Patients who suffer a stroke in Ontario are getting admitted to rehabilitation one day earlier: stroke report cards
Ontario stroke patients are getting into rehabilitation care earlier and more patients are meeting length of stay (LOS) targets, according to new research from the Institute for Clinical Evaluative Sciences (ICES) and the Ontario Stroke Network (OSN).
The finding is part of a comprehensive evaluation of the province’s stroke care system. The OSN and ICES released the 7th annual provincial and Local Health Integration Network (LHIN) stroke report cards that compare the level of access and treatment of people who suffer strokes, showing regional efforts to improve the quality of stroke care across the province are having an impact.
“With 14 indicators showing significant improvement compared to three years ago, this year’s Ontario stroke report card demonstrates what can be achieved when regional stroke networks work together with the LHINs to develop strategies to implement stroke best practices and improve access to high quality stroke care,” said Ruth Hall, lead author and evaluation scientist for the OSN.
Each LHIN received its own detailed report card, which shows the progress being made, and will be used to review gaps and identify solutions that will further enhance the stroke care system. A first in Canada, the OSN and ICES stroke report cards, introduced in 2011, grade the delivery of care for each of Ontario’s 14 LHINs, providing data on stroke care and service, both regionally and provincially.
“It is exciting and encouraging to see ongoing improvements in stroke care across Ontario,” said Linda Kelloway, director, best practices for the Ontario Stroke Network. “More patients are getting to stroke units and wait time for admission to inpatient rehabilitation has decreased. However, we need to continue to move the bar up so that improvements continue and Ontarians will benefit.”
The 2015/16 Ontario Report Card on Stroke System Performance found:
- The proportion of stroke patients accessing stroke units increased 10.8 percentage points, with an increase of 68.4 percentage points in the North West LHIN to less than one percentage point in the North Simcoe Muskoka and North East LHINs.
- The time from acute stroke to admission to inpatient rehabilitation has dropped by one day from a median of nine days a year ago, and more patients are meeting recommended LOS targets.
- The South East LHIN had the largest decline in 30-day mortality rate following an acute stroke by 2.6 percentage points, followed by the Erie St Clair LHIN by 1.3 percentage points.
- The 30-day readmission rate dropped just under a percentage point (0.9), with Waterloo Wellington having the greatest one year decline, 2.6 percentage points followed by the North West LHIN with 1.5 percentage points.
South West, Hamilton Niagara Haldimand Brant, Mississauga Halton and Central LHINs made some of the biggest improvements between 2012/13 and 2015/16 in the delivery of best practice stroke care specifically:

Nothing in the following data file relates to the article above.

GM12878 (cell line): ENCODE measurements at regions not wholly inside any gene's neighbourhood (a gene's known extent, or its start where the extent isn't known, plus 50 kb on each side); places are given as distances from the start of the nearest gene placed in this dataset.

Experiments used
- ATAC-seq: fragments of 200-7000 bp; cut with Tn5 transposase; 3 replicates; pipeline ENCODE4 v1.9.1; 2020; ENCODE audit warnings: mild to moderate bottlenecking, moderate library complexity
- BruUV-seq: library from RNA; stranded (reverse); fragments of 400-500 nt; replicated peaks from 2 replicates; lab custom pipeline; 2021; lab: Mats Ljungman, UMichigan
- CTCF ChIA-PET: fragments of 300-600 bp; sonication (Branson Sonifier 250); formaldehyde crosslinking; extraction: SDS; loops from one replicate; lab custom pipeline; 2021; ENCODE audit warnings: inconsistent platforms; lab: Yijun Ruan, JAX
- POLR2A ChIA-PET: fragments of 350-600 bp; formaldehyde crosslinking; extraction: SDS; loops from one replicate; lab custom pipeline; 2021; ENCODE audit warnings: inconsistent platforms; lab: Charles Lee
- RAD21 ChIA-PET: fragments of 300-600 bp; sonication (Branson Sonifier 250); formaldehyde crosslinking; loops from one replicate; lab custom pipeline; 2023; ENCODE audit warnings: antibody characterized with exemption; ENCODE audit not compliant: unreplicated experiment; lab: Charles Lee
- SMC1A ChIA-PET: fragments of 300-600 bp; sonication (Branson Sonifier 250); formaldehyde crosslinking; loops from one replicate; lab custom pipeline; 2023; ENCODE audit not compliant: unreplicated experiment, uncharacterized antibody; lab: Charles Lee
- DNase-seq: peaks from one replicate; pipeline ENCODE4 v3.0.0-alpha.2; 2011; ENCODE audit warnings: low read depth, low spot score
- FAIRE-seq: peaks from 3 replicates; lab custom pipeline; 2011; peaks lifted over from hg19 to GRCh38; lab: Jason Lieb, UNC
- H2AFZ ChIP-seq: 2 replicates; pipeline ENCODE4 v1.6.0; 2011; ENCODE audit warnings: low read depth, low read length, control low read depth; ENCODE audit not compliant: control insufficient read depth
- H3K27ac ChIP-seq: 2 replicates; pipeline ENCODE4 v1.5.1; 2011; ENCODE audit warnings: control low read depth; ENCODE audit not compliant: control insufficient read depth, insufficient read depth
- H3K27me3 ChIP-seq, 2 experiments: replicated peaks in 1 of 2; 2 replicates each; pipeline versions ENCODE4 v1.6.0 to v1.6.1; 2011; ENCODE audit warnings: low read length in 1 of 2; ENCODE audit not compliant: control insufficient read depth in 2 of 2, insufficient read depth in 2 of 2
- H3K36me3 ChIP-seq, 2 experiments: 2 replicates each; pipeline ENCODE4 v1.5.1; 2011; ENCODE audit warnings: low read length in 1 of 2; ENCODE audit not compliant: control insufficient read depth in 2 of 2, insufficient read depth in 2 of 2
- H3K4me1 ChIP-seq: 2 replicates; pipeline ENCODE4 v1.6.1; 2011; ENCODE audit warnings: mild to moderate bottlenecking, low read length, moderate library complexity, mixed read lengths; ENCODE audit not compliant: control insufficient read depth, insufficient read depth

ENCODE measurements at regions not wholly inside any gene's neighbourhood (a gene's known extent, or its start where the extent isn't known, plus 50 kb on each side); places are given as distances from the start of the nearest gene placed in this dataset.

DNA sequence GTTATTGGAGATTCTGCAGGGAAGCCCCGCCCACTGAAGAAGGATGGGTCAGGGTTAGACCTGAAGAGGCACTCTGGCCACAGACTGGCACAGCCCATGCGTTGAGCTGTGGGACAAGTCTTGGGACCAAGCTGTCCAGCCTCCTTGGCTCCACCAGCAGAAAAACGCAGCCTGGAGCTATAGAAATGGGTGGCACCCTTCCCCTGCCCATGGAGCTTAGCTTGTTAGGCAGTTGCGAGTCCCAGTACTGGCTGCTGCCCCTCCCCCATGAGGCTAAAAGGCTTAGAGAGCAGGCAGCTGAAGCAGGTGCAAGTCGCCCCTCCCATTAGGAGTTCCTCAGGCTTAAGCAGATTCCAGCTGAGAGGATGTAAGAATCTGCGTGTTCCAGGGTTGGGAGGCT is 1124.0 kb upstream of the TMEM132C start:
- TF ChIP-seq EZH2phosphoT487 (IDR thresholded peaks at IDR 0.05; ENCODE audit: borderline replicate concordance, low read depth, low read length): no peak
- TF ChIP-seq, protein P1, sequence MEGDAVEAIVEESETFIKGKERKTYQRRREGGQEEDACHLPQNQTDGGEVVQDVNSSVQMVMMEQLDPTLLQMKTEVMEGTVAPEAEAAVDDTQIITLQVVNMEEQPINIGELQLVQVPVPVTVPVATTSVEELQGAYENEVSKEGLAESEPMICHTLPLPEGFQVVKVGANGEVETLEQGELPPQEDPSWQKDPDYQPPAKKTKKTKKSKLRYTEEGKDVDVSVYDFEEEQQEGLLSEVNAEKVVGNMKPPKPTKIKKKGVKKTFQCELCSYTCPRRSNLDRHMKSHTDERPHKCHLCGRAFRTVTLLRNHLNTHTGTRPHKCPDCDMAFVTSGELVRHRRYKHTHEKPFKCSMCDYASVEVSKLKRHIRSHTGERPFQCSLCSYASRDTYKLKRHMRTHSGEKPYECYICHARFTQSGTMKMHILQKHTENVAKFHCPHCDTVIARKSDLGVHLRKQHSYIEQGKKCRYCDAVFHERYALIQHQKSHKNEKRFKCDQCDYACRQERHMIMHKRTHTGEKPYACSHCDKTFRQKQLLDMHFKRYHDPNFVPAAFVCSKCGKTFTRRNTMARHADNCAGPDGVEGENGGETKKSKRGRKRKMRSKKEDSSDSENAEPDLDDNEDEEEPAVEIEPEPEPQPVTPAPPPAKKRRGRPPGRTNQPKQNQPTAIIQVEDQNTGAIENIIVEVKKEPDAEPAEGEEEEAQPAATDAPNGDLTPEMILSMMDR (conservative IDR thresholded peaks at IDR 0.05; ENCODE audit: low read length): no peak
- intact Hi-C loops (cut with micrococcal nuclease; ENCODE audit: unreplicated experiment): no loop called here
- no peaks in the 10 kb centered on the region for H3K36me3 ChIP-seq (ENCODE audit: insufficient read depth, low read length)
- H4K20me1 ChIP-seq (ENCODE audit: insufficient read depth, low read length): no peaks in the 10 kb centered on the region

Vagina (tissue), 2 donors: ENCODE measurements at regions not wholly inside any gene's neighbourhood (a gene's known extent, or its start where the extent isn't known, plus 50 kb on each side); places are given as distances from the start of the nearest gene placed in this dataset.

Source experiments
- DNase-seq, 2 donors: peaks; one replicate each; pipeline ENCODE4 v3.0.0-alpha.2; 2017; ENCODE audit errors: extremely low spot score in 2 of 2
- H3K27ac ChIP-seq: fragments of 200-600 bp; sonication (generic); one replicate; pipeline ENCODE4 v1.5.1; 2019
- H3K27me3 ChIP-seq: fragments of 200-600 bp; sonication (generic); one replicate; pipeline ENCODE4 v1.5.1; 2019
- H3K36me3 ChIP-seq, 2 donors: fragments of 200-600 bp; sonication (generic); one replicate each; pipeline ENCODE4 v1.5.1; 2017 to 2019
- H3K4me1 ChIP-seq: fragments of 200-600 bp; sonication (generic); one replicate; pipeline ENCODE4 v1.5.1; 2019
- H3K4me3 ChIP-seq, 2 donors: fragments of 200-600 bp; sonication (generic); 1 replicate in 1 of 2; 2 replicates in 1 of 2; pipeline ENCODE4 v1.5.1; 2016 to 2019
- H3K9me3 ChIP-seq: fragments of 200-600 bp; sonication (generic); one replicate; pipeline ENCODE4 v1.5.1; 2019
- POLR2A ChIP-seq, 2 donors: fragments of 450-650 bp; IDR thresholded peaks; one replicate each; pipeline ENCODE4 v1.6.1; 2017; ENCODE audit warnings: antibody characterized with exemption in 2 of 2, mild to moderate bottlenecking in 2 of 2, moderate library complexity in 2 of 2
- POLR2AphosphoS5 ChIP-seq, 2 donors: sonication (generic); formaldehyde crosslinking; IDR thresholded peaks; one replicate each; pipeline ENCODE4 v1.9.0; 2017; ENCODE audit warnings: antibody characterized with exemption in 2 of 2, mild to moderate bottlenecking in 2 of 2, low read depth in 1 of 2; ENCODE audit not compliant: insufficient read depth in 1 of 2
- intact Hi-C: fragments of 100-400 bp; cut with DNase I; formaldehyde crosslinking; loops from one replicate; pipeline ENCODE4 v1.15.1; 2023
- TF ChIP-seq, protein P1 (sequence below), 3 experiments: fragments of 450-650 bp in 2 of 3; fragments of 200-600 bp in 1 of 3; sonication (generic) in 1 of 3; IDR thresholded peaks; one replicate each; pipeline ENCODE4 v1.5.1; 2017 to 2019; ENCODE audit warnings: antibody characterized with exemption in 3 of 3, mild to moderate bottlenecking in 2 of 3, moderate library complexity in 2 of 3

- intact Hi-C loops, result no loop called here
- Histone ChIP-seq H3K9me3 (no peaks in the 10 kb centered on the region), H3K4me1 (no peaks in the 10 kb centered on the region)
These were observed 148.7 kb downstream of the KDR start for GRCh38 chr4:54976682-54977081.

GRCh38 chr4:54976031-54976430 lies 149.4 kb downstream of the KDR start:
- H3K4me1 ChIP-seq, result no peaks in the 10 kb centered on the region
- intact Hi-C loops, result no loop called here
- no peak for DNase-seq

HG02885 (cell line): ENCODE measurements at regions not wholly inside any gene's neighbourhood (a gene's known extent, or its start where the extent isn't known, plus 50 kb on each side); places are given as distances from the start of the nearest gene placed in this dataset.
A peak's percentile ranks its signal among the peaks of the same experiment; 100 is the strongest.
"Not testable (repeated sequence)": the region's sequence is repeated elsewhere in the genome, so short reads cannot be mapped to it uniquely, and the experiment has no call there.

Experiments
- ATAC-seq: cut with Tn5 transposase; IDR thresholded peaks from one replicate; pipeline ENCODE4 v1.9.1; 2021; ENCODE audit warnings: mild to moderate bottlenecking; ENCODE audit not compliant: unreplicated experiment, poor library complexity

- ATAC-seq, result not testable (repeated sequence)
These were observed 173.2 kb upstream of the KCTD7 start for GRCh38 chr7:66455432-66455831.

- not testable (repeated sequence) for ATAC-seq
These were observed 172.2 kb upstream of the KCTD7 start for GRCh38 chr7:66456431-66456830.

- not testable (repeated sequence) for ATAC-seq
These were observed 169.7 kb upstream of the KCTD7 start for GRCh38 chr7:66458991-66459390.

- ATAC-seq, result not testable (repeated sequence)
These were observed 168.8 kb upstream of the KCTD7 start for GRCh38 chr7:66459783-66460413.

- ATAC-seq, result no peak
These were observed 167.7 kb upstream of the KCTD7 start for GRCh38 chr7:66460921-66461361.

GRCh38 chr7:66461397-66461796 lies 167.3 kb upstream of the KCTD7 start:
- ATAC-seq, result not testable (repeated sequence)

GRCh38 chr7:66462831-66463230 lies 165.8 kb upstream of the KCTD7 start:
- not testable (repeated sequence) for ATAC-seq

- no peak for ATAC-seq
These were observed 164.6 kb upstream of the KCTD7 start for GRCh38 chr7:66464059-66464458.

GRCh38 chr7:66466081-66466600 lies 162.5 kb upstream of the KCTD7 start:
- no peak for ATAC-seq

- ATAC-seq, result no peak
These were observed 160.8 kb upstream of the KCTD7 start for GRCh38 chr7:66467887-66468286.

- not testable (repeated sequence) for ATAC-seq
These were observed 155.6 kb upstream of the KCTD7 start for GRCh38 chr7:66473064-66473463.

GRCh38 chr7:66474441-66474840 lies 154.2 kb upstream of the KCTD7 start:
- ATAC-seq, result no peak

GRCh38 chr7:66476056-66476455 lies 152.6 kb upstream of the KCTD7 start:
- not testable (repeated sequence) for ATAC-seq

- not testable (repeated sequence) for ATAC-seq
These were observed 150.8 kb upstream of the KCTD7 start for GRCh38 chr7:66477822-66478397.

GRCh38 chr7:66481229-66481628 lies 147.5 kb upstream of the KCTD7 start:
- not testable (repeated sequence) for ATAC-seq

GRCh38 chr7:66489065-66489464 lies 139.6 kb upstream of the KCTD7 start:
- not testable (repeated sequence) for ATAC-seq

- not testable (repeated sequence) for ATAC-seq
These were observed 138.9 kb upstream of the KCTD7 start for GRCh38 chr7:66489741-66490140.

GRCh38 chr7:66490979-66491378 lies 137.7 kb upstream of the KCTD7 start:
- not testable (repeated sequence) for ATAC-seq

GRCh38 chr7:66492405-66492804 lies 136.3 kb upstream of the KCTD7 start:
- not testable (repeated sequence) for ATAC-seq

- Faster delivery of thrombolysis to restore blood flow to the brain and improve functional outcome
- Increasing carotid imaging to detect potential causes of stroke
- Increasing access to stroke units for better patient outcomes
- Giving stroke patients earlier access to inpatient rehabilitation
- Achieving rehabilitation LOS targets to ready patients for their return to the community
“Even with the exciting improvements, the report cards indicate that Ontario still has a way to go in achieving equitable access to high quality stroke care. If all of Ontario's health system was performing at the level of our
benchmark performers, potentially, 6,171 more patients would have access to lifesaving stroke unit care, 764 more patients would get clot busting drugs and 844 more severe stroke patients would have a chance for independence through inpatient rehabilitation,” said Dr. Mark Bayley, chair of OSN Evaluation and Quality Committee and medical director of the Brain and Spinal Cord Rehabilitation Program at UHN-Toronto Rehabilitation Institute.
Since 2011, the OSN’s annual stroke report cards and progress reports have been a key resource for province’s 11 Regional Stroke Networks.
The full report, Ontario and LHIN 2015/16 Stroke Report Cards and Progress Reports: Setting the Bar Higher, was published today. Author block: Hall R, Khan F, Levi J, Huiting M, Fang J, Martin C, Morrison K, Fearn J, Brown G, Kelloway L, Kapral MK, O’Callaghan C, Bayley M, Linkewich B.
The Institute for Clinical Evaluative Sciences (ICES) is an independent, non-profit organization that uses population-based health information to produce knowledge on a broad range of health care issues. Our unbiased evidence provides measures of health system performance, a clearer understanding of the shifting health care needs of Ontarians, and a stimulus for discussion of practical solutions to optimize scarce resources. ICES knowledge is highly regarded in Canada and abroad, and is widely used by government, hospitals, planners, and practitioners to make decisions about care delivery and to develop policy. For the latest ICES news, follow us on Twitter: @ICESOntario
About Cardiac Care Network Of Ontario — As of April 1, 2016, the Ontario Stroke Network and Cardiac Care Network have come together as a single entity to ensure a comprehensive and integrated approach to cardiac, vascular and stroke care in Ontario. The CCN is a system support to the Ministry of Health and Long-Term Care (MOHLTC), Local Health Integration Networks, hospitals, and care providers dedicated to improving quality, efficiency, access and equity in the delivery of the continuum of cardiovascular services in Ontario. For more information, visit ccn.on.ca.
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